ONE of Scotland's most prestigious universities is cracking down on the abuse of honorary degrees amid growing concern over awards held by celebrities, serving politicians, "serial" degree collectors, and unsavoury characters.
Edinburgh University is even planning to introduce unprecedented powers to strip honorary degree holders of their titles, with Zimbabwean president Robert Mugabe believed to be top of the target list.
Papers released by the university under Freedom of Information legislation reveal that extensive discussions have taken place about how candidates are selected and vetted, and about the type of people honoured.
In recent years, celebrities including Michael Douglas, Annie Lennox and Billy Connolly have been honoured by Scottish universities. Last year, Midge Ure received an honorary degree in music from Edinburgh.
Papers from Edinburgh's Honorary Degrees Committee, marked "strictly confidential", show that "the question of removing honorary degrees from individuals would be considered as soon as possible".
If new powers are introduced, Mugabe is almost certain to be stripped of his honorary degree, which was awarded in 1984 amid euphoria over his country's transition to independence. Subsequent, widespread human rights abuses in the country led to protests at the university that Mugabe should lose his award.
Other moves to be examined include:
• Stopping the award of degrees to people who have already collected large numbers of awards.
• Banning serving politicians from receiving awards. Chancellor Gordon Brown received a degree from Edinburgh in 2004.
• Giving serious consideration to whether degrees should be awarded to nominees from countries with poor human rights records.
• Greater scrutiny at the nomination stage between the degree committee and the university senate which rubber stamps awards. The papers reveal that two nominations were recently withdrawn amid "unwelcome publicity".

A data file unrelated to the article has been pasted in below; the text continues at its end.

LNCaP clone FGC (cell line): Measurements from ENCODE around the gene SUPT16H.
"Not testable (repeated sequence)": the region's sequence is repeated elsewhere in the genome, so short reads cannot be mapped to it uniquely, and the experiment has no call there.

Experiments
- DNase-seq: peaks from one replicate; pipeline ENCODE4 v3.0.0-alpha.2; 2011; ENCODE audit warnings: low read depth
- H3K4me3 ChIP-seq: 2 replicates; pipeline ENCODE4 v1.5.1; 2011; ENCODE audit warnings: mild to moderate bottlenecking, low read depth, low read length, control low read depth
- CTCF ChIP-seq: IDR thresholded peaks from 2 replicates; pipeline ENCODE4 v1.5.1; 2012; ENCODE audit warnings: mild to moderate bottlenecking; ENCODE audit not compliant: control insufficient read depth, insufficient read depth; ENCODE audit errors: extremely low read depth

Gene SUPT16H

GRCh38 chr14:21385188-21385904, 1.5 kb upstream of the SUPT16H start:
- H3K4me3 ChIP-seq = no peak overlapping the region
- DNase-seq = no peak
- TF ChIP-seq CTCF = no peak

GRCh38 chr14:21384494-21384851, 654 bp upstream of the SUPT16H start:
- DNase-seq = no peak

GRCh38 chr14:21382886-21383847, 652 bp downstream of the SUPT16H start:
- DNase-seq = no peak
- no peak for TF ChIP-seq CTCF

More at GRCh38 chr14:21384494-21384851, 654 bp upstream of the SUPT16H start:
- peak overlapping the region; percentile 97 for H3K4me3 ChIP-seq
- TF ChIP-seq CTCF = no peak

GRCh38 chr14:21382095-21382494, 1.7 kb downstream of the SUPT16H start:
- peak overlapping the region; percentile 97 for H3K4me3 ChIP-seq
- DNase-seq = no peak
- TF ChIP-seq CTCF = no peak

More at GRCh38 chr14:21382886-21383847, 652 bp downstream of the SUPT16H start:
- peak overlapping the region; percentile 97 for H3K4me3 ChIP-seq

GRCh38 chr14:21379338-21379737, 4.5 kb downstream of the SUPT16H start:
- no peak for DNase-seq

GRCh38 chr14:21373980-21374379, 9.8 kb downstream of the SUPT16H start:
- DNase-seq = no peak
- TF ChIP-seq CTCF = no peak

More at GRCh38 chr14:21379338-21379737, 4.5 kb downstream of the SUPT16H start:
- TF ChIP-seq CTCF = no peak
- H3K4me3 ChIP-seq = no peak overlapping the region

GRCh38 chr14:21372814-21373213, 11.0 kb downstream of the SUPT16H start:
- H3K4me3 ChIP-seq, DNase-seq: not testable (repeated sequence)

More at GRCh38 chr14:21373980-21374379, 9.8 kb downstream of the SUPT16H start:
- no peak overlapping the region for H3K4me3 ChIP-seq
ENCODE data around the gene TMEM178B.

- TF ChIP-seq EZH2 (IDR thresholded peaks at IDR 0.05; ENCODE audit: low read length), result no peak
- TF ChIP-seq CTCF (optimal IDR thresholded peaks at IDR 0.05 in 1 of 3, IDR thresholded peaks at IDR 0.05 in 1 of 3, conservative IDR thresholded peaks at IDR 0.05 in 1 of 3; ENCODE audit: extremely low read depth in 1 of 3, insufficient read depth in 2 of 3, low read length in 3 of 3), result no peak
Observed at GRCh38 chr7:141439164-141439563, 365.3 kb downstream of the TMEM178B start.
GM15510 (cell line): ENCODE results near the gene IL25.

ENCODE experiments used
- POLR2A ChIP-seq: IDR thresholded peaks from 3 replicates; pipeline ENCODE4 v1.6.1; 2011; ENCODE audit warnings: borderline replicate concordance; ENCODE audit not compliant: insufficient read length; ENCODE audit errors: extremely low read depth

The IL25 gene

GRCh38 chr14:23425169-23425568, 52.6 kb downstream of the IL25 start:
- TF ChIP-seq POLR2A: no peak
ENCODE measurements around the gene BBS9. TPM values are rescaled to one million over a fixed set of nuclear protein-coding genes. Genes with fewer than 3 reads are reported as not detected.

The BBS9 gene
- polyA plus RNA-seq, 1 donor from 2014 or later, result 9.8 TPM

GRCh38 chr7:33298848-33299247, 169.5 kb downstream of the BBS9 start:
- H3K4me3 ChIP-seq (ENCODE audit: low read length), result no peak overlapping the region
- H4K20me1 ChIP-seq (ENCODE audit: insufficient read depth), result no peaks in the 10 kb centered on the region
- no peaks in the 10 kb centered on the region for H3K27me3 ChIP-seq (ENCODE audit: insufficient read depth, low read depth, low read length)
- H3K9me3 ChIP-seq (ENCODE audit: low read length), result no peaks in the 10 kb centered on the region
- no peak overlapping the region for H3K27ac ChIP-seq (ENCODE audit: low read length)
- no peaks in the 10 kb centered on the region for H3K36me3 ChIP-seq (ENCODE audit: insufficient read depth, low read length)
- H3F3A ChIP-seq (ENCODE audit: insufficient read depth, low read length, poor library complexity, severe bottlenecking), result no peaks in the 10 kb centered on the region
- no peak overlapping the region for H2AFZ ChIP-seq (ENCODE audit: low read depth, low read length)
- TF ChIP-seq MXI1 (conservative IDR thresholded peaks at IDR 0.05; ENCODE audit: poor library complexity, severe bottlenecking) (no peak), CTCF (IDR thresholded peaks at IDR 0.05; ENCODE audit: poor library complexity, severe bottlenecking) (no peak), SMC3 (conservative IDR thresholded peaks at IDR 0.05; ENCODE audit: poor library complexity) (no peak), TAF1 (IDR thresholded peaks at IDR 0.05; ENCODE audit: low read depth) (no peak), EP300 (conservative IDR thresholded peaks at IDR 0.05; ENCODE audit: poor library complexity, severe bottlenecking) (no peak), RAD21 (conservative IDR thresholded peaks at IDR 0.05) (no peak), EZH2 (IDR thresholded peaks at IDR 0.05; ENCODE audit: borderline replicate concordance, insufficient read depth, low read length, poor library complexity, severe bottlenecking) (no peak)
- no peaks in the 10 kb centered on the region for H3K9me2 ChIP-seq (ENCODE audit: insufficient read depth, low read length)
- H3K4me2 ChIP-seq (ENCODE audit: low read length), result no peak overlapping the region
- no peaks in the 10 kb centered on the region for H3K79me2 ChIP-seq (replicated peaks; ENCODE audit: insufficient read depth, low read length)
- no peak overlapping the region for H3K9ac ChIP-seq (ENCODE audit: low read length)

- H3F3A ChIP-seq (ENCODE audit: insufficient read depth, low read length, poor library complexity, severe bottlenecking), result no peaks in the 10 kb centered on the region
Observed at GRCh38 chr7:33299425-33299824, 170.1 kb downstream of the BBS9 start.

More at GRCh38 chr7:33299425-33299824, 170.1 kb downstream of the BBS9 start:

One senior source at the university said: "This process to allow honorary degrees to be removed has already started and it is a good thing. It's a very positive development. I just wish there was something said against awarding degrees to celebrities."
Eric Williamson, professor of education at Glasgow University, said: "They are certainly going down the right road. If Edinburgh is becoming more circumspect then it is a good thing. Let's hope more follow."
Green MSP Robin Harper, formerly Edinburgh's Rector, said: "This move is excellent news. I do think that honorary degrees are devalued when their recipients then go away and then behave in a way that would never allow them to have an honorary degree in a million years.
"I hope Mr Mugabe will be the first person to be deprived of his award for becoming an anti-democratic tyrant and no longer be able to flaunt his degree. The episode has been embarrassing for the university which gave the award in good faith and which, rightly, celebrates its connections with Africa."
Mugabe was described as "one of the great figures of modern Africa" when he received the degree of doctor honoris causa in 1984, in recognition of educational programmes he instigated in the country.
Five years ago Edinburgh granted a degree to Sheikh Dr Sultan Bin Mohammed Al Qasimi, the ruler of Sharjah, one of the United Arab Emirates, a country whose human rights were recently described by the US State Department as being "problematic", with no free elections and restrictions on religious freedom.